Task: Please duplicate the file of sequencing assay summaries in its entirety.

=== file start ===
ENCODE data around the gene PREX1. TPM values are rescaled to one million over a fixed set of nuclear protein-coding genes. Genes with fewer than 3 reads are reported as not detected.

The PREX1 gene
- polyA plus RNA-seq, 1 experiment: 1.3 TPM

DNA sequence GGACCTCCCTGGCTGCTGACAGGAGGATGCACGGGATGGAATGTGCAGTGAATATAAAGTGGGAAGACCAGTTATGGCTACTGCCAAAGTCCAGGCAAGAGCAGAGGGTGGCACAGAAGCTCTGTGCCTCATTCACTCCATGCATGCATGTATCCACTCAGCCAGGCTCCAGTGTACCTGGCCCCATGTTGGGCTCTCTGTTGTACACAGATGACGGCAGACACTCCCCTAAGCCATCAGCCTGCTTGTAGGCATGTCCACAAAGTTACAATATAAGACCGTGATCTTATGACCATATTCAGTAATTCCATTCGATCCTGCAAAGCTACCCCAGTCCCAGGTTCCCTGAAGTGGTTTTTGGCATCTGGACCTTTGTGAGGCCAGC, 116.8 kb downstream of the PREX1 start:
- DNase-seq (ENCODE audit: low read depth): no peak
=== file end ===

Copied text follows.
ENCODE data around the gene PREX1. TPM values are rescaled to one million over a fixed set of nuclear protein-coding genes. Genes with fewer than 3 reads are reported as not detected.

The PREX1 gene
- polyA plus RNA-seq, 1 experiment: 1.3 TPM

DNA sequence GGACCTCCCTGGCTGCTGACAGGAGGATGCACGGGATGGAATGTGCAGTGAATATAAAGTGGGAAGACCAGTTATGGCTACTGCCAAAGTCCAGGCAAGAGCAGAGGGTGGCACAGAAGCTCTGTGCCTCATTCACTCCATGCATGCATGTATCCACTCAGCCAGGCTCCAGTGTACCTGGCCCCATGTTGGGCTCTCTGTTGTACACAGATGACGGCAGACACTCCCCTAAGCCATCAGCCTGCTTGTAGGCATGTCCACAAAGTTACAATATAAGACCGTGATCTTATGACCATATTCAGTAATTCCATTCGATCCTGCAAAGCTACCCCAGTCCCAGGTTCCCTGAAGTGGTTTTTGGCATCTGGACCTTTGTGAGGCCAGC, 116.8 kb downstream of the PREX1 start:
- DNase-seq (ENCODE audit: low read depth): no peak